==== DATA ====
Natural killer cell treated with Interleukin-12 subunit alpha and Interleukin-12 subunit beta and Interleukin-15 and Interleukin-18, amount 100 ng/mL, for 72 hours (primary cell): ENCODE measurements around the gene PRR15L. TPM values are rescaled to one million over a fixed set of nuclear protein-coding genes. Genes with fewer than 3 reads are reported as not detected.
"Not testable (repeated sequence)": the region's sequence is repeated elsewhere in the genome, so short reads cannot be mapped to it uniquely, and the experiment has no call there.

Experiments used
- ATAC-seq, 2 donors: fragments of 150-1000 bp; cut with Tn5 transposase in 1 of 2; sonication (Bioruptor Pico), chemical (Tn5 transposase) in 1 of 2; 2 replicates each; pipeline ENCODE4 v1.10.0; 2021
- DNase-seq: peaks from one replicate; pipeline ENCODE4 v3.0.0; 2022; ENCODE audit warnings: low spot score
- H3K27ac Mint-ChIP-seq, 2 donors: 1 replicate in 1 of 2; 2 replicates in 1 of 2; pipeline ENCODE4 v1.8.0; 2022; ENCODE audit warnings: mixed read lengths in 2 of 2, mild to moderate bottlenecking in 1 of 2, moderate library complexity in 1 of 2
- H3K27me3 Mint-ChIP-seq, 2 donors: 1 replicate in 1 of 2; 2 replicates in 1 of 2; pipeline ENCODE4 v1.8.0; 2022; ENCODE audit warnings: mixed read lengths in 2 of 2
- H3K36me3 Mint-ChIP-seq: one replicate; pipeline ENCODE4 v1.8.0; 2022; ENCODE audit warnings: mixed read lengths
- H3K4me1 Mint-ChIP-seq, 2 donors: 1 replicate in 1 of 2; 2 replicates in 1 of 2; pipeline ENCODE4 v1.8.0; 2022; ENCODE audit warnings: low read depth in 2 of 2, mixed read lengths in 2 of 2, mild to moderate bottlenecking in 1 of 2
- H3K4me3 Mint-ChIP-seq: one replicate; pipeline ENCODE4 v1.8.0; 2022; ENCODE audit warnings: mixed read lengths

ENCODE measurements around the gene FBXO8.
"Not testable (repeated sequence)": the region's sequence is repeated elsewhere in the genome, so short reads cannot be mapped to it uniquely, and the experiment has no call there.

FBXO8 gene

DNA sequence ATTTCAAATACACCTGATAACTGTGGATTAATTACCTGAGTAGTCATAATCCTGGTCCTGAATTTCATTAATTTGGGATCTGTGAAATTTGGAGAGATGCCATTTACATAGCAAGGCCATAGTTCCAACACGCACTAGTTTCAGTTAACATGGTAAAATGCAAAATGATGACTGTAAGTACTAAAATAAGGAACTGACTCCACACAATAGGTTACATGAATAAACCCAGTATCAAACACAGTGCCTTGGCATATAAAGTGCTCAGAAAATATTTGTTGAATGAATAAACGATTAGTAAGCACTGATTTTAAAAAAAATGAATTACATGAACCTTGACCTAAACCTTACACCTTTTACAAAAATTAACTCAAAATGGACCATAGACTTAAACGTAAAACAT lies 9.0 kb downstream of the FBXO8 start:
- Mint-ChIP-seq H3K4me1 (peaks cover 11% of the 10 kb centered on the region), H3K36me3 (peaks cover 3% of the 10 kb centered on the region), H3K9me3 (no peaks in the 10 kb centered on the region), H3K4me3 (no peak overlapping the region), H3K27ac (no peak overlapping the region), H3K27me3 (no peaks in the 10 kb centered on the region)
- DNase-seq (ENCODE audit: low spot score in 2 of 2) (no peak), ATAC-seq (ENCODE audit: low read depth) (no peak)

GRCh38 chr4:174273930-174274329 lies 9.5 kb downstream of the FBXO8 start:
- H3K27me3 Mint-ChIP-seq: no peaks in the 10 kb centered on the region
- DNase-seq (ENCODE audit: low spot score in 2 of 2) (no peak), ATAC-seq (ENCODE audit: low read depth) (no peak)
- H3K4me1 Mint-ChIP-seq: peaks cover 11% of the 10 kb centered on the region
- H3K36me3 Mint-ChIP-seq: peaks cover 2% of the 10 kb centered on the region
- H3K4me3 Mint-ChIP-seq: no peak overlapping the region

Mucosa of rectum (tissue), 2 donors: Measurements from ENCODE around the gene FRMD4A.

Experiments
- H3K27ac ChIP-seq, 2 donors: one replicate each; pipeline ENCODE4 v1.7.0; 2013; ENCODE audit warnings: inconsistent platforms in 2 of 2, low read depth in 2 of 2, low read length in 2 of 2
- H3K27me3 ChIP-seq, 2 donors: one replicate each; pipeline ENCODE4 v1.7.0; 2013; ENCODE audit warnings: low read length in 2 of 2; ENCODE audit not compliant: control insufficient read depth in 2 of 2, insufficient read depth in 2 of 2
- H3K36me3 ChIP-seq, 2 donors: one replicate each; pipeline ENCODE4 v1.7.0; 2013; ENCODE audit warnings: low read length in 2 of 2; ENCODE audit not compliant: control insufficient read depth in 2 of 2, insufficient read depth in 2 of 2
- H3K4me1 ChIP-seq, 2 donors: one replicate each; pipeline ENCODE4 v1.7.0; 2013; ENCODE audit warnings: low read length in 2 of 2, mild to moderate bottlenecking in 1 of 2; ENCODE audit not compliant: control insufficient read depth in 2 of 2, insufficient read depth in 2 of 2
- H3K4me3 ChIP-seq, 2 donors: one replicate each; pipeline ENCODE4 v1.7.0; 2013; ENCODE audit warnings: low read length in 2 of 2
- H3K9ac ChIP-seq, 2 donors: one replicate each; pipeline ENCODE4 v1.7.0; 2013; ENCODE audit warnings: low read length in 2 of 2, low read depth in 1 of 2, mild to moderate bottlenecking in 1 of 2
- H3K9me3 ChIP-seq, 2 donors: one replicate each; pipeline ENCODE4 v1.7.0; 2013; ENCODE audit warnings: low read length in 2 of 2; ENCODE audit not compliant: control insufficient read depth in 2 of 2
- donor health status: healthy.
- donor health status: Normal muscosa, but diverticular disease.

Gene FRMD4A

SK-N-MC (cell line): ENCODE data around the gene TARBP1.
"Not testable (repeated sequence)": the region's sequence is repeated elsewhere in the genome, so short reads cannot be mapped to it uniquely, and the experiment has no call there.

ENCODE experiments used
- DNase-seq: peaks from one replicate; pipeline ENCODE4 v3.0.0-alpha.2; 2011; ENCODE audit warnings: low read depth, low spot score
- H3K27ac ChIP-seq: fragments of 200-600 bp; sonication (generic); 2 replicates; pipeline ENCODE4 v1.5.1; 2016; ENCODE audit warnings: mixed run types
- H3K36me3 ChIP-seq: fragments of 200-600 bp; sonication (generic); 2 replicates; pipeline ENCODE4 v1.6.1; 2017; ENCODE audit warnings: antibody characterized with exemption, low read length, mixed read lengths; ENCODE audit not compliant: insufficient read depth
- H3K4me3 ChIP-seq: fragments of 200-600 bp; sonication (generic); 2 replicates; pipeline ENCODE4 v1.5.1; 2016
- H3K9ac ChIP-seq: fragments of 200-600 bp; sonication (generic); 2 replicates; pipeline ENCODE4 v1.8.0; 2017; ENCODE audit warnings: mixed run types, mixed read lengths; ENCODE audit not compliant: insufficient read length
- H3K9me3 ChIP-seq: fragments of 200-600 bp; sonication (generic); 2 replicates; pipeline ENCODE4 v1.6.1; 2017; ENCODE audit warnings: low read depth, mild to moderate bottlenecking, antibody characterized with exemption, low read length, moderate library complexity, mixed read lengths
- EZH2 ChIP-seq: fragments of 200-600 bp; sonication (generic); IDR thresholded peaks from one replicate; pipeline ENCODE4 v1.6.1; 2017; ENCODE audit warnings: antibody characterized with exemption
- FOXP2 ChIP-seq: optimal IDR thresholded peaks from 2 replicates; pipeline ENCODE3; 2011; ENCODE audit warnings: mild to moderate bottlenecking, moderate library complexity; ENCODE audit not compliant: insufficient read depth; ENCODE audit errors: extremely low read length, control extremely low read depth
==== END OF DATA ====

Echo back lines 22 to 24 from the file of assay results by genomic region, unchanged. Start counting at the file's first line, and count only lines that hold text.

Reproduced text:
- H3K4me3 Mint-ChIP-seq: no peak overlapping the region

Mucosa of rectum (tissue), 2 donors: Measurements from ENCODE around the gene FRMD4A.

Experiments